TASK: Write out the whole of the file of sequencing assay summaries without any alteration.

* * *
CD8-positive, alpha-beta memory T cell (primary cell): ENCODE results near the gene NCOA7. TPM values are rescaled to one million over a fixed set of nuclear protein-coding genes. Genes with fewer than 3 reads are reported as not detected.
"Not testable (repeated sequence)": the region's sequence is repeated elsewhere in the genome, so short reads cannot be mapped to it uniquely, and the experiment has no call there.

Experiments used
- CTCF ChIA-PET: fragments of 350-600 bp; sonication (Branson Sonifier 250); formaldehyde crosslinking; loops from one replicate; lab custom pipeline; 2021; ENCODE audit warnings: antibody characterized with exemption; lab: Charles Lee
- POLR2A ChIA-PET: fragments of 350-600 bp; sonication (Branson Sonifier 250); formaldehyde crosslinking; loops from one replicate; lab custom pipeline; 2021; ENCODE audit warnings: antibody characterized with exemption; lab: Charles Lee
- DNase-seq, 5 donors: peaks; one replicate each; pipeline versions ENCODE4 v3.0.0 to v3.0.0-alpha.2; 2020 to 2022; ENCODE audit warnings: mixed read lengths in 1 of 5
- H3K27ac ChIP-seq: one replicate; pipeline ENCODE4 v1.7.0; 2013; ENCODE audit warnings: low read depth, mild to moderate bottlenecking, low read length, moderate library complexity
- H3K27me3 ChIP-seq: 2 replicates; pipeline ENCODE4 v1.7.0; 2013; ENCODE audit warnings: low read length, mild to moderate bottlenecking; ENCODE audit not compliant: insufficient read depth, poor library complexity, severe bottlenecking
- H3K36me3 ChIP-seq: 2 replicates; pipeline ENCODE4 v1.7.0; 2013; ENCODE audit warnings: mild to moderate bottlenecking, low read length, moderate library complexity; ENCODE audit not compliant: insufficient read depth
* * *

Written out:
CD8-positive, alpha-beta memory T cell (primary cell): ENCODE results near the gene NCOA7. TPM values are rescaled to one million over a fixed set of nuclear protein-coding genes. Genes with fewer than 3 reads are reported as not detected.
"Not testable (repeated sequence)": the region's sequence is repeated elsewhere in the genome, so short reads cannot be mapped to it uniquely, and the experiment has no call there.

Experiments used
- CTCF ChIA-PET: fragments of 350-600 bp; sonication (Branson Sonifier 250); formaldehyde crosslinking; loops from one replicate; lab custom pipeline; 2021; ENCODE audit warnings: antibody characterized with exemption; lab: Charles Lee
- POLR2A ChIA-PET: fragments of 350-600 bp; sonication (Branson Sonifier 250); formaldehyde crosslinking; loops from one replicate; lab custom pipeline; 2021; ENCODE audit warnings: antibody characterized with exemption; lab: Charles Lee
- DNase-seq, 5 donors: peaks; one replicate each; pipeline versions ENCODE4 v3.0.0 to v3.0.0-alpha.2; 2020 to 2022; ENCODE audit warnings: mixed read lengths in 1 of 5
- H3K27ac ChIP-seq: one replicate; pipeline ENCODE4 v1.7.0; 2013; ENCODE audit warnings: low read depth, mild to moderate bottlenecking, low read length, moderate library complexity
- H3K27me3 ChIP-seq: 2 replicates; pipeline ENCODE4 v1.7.0; 2013; ENCODE audit warnings: low read length, mild to moderate bottlenecking; ENCODE audit not compliant: insufficient read depth, poor library complexity, severe bottlenecking
- H3K36me3 ChIP-seq: 2 replicates; pipeline ENCODE4 v1.7.0; 2013; ENCODE audit warnings: mild to moderate bottlenecking, low read length, moderate library complexity; ENCODE audit not compliant: insufficient read depth